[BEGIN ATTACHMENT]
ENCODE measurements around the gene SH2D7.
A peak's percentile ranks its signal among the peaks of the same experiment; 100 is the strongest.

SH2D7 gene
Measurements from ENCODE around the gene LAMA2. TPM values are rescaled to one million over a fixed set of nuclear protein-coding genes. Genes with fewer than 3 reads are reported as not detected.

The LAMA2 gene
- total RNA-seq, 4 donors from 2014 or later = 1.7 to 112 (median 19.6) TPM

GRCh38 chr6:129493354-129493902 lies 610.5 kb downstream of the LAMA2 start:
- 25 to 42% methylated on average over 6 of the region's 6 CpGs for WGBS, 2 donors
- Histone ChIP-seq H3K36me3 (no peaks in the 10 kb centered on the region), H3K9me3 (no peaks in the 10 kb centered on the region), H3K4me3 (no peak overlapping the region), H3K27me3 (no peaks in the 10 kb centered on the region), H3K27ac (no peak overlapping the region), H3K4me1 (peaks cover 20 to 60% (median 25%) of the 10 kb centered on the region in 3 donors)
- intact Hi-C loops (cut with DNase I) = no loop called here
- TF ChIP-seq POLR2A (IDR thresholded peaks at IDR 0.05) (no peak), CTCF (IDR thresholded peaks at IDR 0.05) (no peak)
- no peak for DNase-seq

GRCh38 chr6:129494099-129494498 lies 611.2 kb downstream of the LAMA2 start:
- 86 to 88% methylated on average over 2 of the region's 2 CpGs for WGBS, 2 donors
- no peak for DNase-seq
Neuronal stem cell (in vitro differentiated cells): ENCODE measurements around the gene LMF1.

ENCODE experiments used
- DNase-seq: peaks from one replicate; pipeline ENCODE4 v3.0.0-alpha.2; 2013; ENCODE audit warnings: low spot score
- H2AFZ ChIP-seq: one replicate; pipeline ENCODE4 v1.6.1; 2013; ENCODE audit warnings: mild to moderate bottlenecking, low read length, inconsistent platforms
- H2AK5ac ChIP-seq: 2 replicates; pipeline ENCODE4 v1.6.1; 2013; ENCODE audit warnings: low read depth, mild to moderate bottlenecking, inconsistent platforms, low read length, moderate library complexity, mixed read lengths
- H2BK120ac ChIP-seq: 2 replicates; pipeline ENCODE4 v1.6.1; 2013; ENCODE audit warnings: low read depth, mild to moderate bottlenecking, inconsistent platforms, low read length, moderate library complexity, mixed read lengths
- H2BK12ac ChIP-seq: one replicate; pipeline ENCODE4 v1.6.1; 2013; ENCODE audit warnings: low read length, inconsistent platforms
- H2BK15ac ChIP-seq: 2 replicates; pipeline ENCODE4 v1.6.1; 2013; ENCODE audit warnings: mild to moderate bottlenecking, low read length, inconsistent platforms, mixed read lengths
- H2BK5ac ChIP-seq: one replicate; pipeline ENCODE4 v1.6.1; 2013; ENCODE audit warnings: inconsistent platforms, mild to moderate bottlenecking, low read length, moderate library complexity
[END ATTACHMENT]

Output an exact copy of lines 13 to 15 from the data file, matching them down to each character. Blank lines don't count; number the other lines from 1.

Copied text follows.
GRCh38 chr6:129494099-129494498 lies 611.2 kb downstream of the LAMA2 start:
- 86 to 88% methylated on average over 2 of the region's 2 CpGs for WGBS, 2 donors
- no peak for DNase-seq